Hakim Boulestin, 20, Aberdeen

I am studying physiology at the University of Aberdeen. My main political interests revolve around issues surrounding working class matters and general perceived social inequalities. These form my background and are what shape my opinions and core beliefs.

James Bundy, 19, Falkirk

Image copyright James Bundy

I'm a first year at the University of St Andrews reading economics and international relations. Outside of university and politics, I play the bagpipes for Denny and Dunipace Pipe Band. I also have a great interest in sports, especially football.

Megan Dale, 18, Edinburgh

I am in my first year at the University of Edinburgh, studying a joint honours degree in history and Celtic. Growing up in Ross-Shire in the Highlands of Scotland, and as a fiddle player, a highland dancer and a Gaelic speaker, I am keen to keep hold of Scottish culture, particularly the Gaelic language. Having gone through Gaelic-medium education, I feel I have benefitted greatly from this style of education that is available to all in Scotland. I wish people throughout the UK could receive similar opportunities that are so easy to make use of. By giving more people the chance to get ahead in life, I believe we can create a fairer and a more equal society that would be of benefit to all.

Joseph Daly, 16, Glasgow

Image copyright Joseph Daly

I've been interested in politics above virtually all else for several years now. I've managed to do a lot of things to pursue my interest already - I managed to attend Prime Minister's Questions a few years back, and more recently I did work experience in the House of Commons. I find that politics seeps into my various other interests as well - for example, I've been trying to figure out for months how to create a Holyrood parliamentary seat calculator.

Looking at various documentaries and mulling over people's thoughts on Twitter has likely impacted my political opinions most, but with much of my family being doctors, I've been hugely influenced on health policy as well.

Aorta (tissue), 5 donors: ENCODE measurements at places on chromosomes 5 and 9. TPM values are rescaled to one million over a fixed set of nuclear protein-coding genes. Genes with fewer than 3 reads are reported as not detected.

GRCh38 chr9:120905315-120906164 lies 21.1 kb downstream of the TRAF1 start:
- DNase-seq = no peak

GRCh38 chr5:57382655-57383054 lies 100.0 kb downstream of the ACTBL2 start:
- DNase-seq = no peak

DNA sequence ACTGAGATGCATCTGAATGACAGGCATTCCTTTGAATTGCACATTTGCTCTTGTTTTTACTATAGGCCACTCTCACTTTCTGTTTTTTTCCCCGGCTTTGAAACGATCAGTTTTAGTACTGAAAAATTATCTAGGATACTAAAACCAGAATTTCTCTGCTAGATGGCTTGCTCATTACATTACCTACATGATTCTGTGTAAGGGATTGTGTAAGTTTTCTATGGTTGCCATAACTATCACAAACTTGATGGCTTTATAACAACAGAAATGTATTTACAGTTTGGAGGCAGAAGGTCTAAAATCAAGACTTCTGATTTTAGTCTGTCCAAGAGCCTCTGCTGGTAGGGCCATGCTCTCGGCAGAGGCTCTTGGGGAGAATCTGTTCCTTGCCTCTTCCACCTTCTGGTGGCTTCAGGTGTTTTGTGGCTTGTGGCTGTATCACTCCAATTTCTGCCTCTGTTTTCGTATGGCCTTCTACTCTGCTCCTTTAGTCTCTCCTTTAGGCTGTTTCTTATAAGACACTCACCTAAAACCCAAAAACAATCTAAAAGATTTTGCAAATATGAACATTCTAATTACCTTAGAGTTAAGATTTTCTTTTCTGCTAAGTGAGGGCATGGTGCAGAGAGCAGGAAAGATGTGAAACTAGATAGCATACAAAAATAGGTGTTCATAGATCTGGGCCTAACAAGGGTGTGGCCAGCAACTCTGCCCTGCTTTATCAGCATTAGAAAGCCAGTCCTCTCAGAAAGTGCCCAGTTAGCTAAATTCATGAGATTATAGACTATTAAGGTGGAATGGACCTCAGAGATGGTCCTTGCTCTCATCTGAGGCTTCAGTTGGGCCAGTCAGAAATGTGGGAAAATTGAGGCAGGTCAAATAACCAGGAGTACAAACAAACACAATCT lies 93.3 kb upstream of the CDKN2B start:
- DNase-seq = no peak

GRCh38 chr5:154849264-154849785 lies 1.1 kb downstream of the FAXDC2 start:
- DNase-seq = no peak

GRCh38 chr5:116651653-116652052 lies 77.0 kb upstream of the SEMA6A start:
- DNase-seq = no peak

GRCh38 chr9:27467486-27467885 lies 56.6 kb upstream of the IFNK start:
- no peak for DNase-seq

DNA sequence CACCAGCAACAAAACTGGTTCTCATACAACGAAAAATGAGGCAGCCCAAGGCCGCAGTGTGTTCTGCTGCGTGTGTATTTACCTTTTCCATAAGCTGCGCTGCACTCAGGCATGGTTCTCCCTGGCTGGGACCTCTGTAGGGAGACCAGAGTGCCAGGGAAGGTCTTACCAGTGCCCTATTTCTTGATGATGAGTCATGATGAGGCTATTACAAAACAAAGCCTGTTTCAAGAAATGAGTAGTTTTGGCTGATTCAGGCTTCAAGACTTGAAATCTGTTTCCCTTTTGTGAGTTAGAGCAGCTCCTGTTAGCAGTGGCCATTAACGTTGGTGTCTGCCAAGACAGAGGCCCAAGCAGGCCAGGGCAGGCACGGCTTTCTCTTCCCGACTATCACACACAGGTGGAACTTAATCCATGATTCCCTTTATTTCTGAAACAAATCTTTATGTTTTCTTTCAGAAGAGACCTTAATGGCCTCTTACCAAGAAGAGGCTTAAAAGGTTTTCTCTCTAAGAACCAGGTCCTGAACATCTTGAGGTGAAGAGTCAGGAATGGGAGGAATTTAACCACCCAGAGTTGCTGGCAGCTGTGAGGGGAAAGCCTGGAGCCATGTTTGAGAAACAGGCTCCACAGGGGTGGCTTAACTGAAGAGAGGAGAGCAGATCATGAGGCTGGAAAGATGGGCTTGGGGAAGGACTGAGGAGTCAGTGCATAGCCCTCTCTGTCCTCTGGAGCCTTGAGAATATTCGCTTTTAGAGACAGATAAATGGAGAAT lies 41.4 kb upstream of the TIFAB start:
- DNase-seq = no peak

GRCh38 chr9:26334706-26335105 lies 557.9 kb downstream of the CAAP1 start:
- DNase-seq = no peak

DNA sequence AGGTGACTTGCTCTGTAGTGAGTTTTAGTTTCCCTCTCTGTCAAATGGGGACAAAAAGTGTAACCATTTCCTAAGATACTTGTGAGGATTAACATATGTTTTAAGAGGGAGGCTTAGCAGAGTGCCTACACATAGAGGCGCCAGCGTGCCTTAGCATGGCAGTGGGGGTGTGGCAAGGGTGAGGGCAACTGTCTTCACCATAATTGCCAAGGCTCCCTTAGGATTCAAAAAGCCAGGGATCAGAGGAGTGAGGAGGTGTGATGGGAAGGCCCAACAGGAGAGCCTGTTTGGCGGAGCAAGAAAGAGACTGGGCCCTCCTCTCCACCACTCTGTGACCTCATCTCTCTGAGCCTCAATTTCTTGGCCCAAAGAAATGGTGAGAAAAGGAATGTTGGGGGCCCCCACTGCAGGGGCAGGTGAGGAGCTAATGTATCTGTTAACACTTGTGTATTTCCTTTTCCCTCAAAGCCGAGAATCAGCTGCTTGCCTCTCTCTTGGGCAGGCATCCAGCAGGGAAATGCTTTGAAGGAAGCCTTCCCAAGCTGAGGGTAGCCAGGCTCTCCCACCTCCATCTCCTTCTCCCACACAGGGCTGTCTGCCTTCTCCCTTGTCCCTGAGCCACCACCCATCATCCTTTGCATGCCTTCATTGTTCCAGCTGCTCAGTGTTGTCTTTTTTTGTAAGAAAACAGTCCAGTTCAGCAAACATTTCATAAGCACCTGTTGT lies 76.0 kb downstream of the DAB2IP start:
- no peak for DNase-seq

Hayley Dansey, 22, Edinburgh

Image copyright Haley Dansey

I am a newly qualified midwife. I love hill walking, dogs, craft beer, and Taylor Swift. I have recently concluded that I am not actually that political, more just highly opinionated. One day I hope to work more closely with empowering women and improving their lives all over the world. After spending some time in Africa, my goal is promote equality, education and safe health care to women were opportunities are limited.

Hanna Dearie, 16, Cumnock

Image copyright Hanna Dearie

I am studying for my highers and in May I will sit exams in English, maths, German, modern studies and graphic communications. I am planning to stay on in school to complete a sixth year and afterwards I hope to go to university to study law and politics or mathematics. Growing up in a deprived area has had significant influence on my opinions both politically and non-politically. I can see the downward spiral and the breakdown of communities caused by lack of job opportunity and prosperity in the area and I feel this is caused by regeneration projects being concentrated in large urban areas rather than smaller towns facing real deprivation. I hope the next government puts the social welfare of the population first.